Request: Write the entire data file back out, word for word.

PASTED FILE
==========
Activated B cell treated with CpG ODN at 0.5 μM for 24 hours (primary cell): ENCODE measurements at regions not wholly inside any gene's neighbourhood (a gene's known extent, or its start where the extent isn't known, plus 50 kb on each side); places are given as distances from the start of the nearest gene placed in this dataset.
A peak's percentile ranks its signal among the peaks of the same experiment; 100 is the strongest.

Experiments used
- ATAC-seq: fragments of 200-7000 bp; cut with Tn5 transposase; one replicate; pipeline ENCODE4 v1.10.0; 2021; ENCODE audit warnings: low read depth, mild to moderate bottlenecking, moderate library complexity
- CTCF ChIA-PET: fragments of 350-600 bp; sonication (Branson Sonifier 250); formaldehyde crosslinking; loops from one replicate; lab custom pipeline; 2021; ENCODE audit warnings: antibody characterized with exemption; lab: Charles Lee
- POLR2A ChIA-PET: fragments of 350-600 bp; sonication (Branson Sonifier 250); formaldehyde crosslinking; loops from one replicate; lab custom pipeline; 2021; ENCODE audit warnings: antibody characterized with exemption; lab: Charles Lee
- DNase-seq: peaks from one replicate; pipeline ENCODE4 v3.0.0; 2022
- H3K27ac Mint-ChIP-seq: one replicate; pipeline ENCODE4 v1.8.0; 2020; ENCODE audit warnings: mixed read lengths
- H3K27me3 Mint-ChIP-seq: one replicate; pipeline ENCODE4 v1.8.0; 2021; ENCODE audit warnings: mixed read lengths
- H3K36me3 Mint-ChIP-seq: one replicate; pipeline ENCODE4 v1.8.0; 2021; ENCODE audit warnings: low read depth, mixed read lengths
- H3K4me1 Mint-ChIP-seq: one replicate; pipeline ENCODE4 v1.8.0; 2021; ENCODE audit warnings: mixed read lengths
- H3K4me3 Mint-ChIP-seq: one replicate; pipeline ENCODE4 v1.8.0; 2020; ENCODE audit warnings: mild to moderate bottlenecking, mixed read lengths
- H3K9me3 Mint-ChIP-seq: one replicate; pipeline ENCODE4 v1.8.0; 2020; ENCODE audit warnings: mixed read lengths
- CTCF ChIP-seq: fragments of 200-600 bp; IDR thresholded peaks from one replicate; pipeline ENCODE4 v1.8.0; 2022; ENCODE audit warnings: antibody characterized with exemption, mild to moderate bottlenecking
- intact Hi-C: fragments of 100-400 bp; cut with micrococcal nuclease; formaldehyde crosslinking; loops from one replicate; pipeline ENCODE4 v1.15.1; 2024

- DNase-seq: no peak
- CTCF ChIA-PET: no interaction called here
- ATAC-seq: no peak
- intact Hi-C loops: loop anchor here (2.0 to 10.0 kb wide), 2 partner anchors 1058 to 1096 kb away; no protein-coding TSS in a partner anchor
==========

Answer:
Activated B cell treated with CpG ODN at 0.5 μM for 24 hours (primary cell): ENCODE measurements at regions not wholly inside any gene's neighbourhood (a gene's known extent, or its start where the extent isn't known, plus 50 kb on each side); places are given as distances from the start of the nearest gene placed in this dataset.
A peak's percentile ranks its signal among the peaks of the same experiment; 100 is the strongest.

Experiments used
- ATAC-seq: fragments of 200-7000 bp; cut with Tn5 transposase; one replicate; pipeline ENCODE4 v1.10.0; 2021; ENCODE audit warnings: low read depth, mild to moderate bottlenecking, moderate library complexity
- CTCF ChIA-PET: fragments of 350-600 bp; sonication (Branson Sonifier 250); formaldehyde crosslinking; loops from one replicate; lab custom pipeline; 2021; ENCODE audit warnings: antibody characterized with exemption; lab: Charles Lee
- POLR2A ChIA-PET: fragments of 350-600 bp; sonication (Branson Sonifier 250); formaldehyde crosslinking; loops from one replicate; lab custom pipeline; 2021; ENCODE audit warnings: antibody characterized with exemption; lab: Charles Lee
- DNase-seq: peaks from one replicate; pipeline ENCODE4 v3.0.0; 2022
- H3K27ac Mint-ChIP-seq: one replicate; pipeline ENCODE4 v1.8.0; 2020; ENCODE audit warnings: mixed read lengths
- H3K27me3 Mint-ChIP-seq: one replicate; pipeline ENCODE4 v1.8.0; 2021; ENCODE audit warnings: mixed read lengths
- H3K36me3 Mint-ChIP-seq: one replicate; pipeline ENCODE4 v1.8.0; 2021; ENCODE audit warnings: low read depth, mixed read lengths
- H3K4me1 Mint-ChIP-seq: one replicate; pipeline ENCODE4 v1.8.0; 2021; ENCODE audit warnings: mixed read lengths
- H3K4me3 Mint-ChIP-seq: one replicate; pipeline ENCODE4 v1.8.0; 2020; ENCODE audit warnings: mild to moderate bottlenecking, mixed read lengths
- H3K9me3 Mint-ChIP-seq: one replicate; pipeline ENCODE4 v1.8.0; 2020; ENCODE audit warnings: mixed read lengths
- CTCF ChIP-seq: fragments of 200-600 bp; IDR thresholded peaks from one replicate; pipeline ENCODE4 v1.8.0; 2022; ENCODE audit warnings: antibody characterized with exemption, mild to moderate bottlenecking
- intact Hi-C: fragments of 100-400 bp; cut with micrococcal nuclease; formaldehyde crosslinking; loops from one replicate; pipeline ENCODE4 v1.15.1; 2024

- DNase-seq: no peak
- CTCF ChIA-PET: no interaction called here
- ATAC-seq: no peak
- intact Hi-C loops: loop anchor here (2.0 to 10.0 kb wide), 2 partner anchors 1058 to 1096 kb away; no protein-coding TSS in a partner anchor